by clicking the arrows at the side of the page, or by using the toolbar.
by clicking anywhere on the page.
by dragging the page around when zoomed in.
by clicking anywhere on the page when zoomed in.
web sites or send emails by clicking on hyperlinks.
Email this page to a friend
Search this issue
Index - jump to page or section
Archive - view past issues
Sheepmeat Council : Sheepmeat 2013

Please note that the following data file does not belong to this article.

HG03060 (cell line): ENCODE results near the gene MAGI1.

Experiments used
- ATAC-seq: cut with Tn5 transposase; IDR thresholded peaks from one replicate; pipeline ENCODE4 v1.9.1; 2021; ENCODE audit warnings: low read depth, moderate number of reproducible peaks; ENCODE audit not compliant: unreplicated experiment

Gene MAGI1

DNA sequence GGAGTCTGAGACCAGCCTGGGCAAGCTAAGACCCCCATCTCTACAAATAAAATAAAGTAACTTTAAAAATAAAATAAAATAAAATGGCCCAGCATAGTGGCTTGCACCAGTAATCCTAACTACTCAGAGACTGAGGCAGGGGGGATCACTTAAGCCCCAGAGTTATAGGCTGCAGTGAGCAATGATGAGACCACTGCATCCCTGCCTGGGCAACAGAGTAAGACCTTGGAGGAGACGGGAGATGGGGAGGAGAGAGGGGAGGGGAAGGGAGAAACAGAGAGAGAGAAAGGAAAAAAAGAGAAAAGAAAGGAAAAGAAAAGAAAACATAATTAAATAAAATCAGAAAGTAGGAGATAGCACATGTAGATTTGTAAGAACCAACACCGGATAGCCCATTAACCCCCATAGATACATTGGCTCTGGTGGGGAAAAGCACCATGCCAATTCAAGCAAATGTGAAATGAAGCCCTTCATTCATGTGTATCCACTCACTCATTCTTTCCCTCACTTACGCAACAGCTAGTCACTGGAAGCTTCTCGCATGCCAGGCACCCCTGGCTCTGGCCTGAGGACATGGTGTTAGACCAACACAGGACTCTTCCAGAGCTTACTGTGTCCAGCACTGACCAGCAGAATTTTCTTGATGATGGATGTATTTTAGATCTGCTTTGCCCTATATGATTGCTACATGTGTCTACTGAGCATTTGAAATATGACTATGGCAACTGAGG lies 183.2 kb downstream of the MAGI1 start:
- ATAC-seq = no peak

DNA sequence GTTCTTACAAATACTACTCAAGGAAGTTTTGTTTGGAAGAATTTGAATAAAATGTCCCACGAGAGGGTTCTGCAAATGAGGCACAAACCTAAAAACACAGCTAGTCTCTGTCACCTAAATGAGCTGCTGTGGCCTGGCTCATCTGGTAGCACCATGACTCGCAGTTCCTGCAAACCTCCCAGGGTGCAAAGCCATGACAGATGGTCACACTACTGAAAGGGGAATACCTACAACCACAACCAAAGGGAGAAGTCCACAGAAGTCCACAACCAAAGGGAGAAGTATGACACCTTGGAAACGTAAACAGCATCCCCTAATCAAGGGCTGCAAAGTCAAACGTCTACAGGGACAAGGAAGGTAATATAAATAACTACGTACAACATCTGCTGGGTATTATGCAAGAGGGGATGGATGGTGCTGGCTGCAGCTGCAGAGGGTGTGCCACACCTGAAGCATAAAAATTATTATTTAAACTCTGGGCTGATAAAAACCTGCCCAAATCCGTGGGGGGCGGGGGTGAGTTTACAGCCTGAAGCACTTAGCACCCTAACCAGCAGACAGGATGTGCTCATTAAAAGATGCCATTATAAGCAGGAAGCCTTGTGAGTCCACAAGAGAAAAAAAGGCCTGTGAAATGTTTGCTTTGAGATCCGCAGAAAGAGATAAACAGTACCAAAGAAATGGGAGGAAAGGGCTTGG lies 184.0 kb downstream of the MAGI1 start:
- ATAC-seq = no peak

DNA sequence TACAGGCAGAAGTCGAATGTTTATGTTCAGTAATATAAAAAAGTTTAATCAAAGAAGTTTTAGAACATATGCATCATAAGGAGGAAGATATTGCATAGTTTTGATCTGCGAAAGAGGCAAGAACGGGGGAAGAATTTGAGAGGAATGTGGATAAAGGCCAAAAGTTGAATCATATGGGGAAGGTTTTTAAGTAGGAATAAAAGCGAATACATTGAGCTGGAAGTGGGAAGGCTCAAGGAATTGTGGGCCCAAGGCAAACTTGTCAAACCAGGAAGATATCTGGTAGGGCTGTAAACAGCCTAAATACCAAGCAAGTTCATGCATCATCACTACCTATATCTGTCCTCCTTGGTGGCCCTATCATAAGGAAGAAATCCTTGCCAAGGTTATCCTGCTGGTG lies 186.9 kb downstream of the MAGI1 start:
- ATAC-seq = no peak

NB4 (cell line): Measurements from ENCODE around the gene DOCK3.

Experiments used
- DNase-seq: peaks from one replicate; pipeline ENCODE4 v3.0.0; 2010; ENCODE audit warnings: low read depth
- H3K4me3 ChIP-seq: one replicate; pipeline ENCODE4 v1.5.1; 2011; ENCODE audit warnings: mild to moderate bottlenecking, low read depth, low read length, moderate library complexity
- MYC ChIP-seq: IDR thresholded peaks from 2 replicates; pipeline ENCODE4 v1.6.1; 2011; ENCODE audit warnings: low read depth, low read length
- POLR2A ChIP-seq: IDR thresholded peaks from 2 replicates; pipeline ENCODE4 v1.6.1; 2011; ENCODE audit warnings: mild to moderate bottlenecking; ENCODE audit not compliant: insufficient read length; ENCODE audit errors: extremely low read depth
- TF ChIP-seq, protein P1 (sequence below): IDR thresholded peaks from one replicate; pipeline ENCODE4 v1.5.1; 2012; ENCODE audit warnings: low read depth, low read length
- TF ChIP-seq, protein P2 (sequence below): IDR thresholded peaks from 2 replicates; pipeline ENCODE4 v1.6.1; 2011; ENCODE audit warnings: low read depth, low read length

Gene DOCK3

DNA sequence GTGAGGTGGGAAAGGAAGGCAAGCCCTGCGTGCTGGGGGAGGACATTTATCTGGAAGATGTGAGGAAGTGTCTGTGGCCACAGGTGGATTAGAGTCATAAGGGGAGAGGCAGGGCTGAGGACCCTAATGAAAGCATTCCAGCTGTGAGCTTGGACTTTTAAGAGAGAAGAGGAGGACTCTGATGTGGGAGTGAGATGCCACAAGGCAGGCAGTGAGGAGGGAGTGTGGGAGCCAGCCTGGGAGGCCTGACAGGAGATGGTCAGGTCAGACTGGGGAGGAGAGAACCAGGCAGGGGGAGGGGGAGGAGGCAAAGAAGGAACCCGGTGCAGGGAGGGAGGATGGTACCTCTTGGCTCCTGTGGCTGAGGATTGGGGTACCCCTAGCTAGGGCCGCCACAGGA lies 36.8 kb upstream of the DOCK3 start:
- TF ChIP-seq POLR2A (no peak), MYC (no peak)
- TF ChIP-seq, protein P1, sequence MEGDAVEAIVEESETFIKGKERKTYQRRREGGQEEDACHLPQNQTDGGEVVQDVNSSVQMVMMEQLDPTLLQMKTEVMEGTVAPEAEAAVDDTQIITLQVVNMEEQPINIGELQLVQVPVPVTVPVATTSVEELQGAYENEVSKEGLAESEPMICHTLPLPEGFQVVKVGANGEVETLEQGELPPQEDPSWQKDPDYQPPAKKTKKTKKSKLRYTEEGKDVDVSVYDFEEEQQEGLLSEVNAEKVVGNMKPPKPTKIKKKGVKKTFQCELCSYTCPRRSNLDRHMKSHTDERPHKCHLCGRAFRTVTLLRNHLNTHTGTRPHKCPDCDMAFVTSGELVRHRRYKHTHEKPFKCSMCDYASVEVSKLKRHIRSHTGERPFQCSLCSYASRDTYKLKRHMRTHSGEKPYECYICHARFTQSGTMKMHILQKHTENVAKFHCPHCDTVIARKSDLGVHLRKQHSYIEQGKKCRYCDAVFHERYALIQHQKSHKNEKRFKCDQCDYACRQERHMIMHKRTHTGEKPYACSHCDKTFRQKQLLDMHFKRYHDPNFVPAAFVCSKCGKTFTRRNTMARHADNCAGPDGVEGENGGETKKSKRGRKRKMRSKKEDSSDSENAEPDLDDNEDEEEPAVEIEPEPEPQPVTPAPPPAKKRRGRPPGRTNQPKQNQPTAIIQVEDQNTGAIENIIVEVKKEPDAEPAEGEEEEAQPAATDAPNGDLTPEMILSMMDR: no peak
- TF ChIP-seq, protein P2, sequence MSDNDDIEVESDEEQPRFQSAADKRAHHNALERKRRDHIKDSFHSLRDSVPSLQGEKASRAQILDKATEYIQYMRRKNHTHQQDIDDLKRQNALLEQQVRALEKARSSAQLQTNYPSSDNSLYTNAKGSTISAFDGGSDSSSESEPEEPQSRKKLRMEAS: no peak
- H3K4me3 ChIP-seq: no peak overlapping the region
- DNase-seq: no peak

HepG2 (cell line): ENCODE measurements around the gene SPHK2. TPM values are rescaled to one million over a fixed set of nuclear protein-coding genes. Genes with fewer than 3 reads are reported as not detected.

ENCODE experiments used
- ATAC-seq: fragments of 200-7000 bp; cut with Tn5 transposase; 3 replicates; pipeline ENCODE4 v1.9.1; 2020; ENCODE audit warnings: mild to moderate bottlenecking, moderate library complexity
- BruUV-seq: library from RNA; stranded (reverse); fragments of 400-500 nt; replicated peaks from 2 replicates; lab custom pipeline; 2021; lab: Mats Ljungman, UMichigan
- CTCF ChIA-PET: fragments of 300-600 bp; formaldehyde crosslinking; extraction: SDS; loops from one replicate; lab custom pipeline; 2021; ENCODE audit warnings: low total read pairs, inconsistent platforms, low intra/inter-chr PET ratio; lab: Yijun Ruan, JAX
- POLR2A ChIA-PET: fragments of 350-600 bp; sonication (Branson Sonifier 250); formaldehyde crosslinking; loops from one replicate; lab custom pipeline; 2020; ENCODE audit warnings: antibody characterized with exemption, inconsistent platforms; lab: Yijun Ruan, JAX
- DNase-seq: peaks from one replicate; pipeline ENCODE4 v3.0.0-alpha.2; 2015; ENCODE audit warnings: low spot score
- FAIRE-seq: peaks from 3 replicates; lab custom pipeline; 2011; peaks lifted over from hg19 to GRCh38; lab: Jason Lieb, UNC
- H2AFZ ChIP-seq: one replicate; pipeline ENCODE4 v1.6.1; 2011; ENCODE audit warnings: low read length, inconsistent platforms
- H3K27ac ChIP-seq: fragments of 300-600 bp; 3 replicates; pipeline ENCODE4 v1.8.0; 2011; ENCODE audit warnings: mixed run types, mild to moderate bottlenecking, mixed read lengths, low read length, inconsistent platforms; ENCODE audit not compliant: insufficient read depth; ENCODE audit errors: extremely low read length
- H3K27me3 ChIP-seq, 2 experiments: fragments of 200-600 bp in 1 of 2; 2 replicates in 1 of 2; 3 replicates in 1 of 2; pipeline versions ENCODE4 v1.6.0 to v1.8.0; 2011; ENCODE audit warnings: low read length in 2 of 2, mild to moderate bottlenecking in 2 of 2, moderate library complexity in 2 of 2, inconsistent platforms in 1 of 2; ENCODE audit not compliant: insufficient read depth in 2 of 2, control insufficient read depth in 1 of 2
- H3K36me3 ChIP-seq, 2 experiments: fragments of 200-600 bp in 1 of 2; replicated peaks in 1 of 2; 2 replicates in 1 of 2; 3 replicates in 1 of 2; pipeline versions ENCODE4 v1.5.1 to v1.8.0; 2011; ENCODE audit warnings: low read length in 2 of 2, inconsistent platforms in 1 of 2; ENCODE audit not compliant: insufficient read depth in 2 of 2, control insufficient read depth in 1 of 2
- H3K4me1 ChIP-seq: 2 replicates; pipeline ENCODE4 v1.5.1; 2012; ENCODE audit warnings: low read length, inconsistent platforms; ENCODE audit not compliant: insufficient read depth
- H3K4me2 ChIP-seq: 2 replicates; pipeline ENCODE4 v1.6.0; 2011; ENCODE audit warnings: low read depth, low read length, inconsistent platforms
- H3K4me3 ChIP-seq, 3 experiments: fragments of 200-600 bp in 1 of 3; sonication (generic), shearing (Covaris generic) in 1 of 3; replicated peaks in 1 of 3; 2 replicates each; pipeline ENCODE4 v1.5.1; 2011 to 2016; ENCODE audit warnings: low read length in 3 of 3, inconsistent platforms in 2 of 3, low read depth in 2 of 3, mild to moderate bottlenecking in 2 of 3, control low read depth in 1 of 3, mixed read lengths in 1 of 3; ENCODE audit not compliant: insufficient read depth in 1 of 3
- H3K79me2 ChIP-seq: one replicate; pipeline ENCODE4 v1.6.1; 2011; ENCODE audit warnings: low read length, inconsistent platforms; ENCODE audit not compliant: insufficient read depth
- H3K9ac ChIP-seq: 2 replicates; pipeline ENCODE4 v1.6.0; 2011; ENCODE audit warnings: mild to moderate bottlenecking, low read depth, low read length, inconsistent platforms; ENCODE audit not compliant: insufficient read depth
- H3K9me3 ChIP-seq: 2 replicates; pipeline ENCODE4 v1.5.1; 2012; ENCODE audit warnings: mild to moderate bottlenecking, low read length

SHEEPMEAT COUNCIL OF AUSTRALIA ANNUAL MUSTER 2013 37 Tasmanians were heroic during the bushfires in early January and the community spirit, support and generosity was amazing. Without a doubt the most important thing to come out of this experience is the reminder of how we all work together in times of disaster to support not only family friends and neighbours -- but people we have never met. We know that at least 10,000 livestock, mainly sheep, were killed outright or had to be put down. The cost of replacing hundreds of kilometres of fencing alone is about $10 million. Orchards, plantations and vineyards were destroyed and pastures will need to be re-established and the list goes on. With fine wool prices decreasing over the last three years there has been a move to meat breed types. This, coupled with the move by some producers to environmental schemes for traditional wether country, has meant a change in the traditional structure of the Tasmanian sheep industry. New investment into Tasmania's irrigation schemes particularly across the Tasmanian midlands will mean an increase in the number of sheep being grazed under irrigation with higher stocking densities. Footrot For Tasmania and many other parts of Australia, footrot in sheep is a significant problem. Potentially more than 40% of flocks in Tasmania could be infected with footrot. Most Tasmanian sheep producers used FootvaxTM as the basis for effective control and eradication programs and have seen increases of within-flock prevalence since the vaccine became unavailable. Eradication has been achieved in very few flocks using conventional techniques mostly due to the short non-transmission period and irrigation practices. Regulatory programs aimed at eradication of virulent footrot were terminated in 1975 and many producers now rely on control programs. Despite this, producer confidence remains strong. Most producers are intending to maintain or to increase sheep numbers. During the year the TFGA Meat Council has dealt with a range of issues including footrot, OJD, Sheep Standards & Guidelines, shearer, wool handler and animal welfare training, live exports, NLIS data and RFID identification of sheep, water, wild life and firearms policies and a review of the TFGA constitution, biosecurity, marketing and R&D. Industry Programs TFGA works with and supports the Tasmanian Institute of Agriculture and AWI funded Sheep Connect Program. The key priority program areas for 2012-13 are flock fertility and genetics, sheep health, pasture management, increasing productivity, using EID for sheep management and breeding and bushfire response. OJD Update A TFGA chaired, industry wide OJD Taskforce has been set up in Tasmania to agree to a strategic approach for control, eradication and the management and safety of vaccines. The National Sheep Health Statement has been updated and an excellent job is being done by Tasmanian Quality Meats, Cressy, with their State Abattoir Surveillance Program and recently their AHA funded project to look at the costs associated with OJD and other diseases to the industry. A key focus area this year is about tackling diseases and many Tasmanian sheep producers and vets have attended the abattoir tour and disease workshop sessions conducted by the meat processor on the impacts OJD, cheesy gland, Sarcocystis and sheep measles have on carcase quality. Abattoirs have seen a dramatic increase in the number of sheep carcases presenting with Sarcocysts. Producers have reported an increase in the number of spontaneous abortions in sheep flocks caused by Toxoplasmosis, which is spread by the feral cat population. Industry Training TFGA is offering a subsidised tertiary course in Agribusiness, the 'how to' for running the planning and business side of a farm. With funding support from the National Workforce Development Fund, the TFGA is underwriting the Certificate IV course offered by Tasmanian training provider Singleton Consulting & Training. The program means up to 20 participants will have two-thirds of their total course costs subsidised. The course is structured to allow students to meet on-farm commitments and can pace themselves; as long as they complete within 12 months of the start date. Delivery will be both online and through face-to-face workshops. Biosecurity and Quarantine The need to keep Tasmania free from pests and diseases not found here is an important issue to protect both our flocks and markets. TFGA is working with the state department and Animal and Plant Health Australia who are conducting producer workshops on biosecurity measures and controls. TFGA also work closely with Quarantine Tasmania to determine risk assessment and auditing procedures at ports. For further information www.tfga.com.au Tasmanian Farmers and Graziers Association